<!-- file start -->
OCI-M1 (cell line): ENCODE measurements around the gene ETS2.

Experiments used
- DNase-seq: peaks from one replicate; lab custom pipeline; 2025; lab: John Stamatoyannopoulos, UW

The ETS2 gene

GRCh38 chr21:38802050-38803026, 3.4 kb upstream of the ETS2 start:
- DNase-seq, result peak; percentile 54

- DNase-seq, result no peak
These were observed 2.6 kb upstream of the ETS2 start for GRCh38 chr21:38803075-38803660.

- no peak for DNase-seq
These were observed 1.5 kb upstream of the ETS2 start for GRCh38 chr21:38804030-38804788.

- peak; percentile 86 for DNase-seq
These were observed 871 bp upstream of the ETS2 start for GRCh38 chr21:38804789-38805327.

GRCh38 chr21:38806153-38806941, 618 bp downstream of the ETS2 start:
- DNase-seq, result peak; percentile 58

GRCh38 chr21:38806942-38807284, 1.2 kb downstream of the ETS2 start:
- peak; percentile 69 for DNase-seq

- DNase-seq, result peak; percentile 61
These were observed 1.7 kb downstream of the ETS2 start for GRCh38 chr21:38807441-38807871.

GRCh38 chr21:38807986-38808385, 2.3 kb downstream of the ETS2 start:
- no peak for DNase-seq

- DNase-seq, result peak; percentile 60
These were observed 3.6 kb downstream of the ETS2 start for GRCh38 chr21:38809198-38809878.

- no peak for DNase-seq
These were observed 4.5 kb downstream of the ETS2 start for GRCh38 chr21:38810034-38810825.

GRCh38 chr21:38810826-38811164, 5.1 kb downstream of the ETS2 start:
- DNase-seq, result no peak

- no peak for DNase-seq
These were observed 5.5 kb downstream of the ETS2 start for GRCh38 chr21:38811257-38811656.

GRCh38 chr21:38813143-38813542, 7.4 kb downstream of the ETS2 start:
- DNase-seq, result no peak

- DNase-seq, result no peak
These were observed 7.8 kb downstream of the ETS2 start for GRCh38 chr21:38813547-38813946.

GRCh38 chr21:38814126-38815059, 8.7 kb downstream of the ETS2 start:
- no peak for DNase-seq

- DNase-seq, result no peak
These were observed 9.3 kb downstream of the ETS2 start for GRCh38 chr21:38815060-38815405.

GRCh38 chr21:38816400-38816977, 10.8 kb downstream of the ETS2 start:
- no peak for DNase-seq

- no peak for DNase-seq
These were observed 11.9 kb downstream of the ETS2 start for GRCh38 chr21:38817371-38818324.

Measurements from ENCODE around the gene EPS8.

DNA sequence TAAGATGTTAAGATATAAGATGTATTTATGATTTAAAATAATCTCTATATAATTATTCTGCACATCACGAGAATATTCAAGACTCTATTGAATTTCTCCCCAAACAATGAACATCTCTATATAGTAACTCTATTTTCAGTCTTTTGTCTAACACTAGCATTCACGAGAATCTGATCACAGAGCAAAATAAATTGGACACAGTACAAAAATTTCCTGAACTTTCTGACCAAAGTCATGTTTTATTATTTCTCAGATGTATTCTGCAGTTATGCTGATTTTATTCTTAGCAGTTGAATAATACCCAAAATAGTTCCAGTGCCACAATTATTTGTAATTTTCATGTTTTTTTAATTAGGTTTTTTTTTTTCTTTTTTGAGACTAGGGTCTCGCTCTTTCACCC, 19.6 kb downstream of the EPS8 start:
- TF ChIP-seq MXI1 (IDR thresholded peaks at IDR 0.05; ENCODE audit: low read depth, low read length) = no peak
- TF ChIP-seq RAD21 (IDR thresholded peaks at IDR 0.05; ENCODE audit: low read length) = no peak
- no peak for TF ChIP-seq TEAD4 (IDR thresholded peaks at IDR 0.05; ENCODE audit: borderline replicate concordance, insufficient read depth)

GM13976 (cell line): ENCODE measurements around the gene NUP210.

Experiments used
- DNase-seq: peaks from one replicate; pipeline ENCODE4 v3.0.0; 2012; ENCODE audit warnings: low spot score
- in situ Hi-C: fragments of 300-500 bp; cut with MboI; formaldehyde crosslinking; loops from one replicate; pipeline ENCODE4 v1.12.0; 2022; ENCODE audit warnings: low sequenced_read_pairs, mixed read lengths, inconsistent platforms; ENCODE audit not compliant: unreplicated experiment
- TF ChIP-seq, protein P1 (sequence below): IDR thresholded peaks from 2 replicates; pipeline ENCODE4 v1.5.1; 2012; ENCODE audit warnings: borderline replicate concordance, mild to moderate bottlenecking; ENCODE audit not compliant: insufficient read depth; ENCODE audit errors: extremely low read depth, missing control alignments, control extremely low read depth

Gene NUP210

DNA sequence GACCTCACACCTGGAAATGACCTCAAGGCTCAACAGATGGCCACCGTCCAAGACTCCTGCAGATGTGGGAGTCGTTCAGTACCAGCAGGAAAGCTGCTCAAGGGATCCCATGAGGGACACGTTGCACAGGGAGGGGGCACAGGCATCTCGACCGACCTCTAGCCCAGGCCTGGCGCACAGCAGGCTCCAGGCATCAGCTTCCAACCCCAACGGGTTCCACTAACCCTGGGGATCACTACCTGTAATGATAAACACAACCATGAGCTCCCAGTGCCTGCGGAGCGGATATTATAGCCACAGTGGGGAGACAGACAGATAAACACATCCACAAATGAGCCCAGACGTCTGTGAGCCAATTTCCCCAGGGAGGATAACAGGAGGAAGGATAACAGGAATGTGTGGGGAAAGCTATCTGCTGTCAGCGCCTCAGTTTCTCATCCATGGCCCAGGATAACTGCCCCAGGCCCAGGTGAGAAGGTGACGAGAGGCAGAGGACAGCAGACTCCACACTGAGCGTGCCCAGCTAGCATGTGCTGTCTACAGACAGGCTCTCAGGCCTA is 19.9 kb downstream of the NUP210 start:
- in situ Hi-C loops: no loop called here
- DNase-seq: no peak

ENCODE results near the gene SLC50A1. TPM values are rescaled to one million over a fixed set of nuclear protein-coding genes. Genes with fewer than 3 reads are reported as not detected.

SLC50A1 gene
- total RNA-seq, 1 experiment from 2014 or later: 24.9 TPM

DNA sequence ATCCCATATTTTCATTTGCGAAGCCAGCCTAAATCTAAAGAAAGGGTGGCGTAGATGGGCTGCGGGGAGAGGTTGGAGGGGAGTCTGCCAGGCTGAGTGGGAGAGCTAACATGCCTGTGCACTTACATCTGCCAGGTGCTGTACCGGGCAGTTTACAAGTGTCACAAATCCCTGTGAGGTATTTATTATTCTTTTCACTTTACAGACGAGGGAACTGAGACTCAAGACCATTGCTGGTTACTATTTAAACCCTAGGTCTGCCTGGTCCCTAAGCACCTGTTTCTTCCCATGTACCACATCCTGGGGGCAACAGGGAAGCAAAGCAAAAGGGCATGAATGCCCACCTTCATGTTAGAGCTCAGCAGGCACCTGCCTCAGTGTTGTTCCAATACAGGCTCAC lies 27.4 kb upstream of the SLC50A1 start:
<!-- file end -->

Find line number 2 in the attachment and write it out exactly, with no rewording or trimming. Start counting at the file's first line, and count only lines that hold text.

Experiments used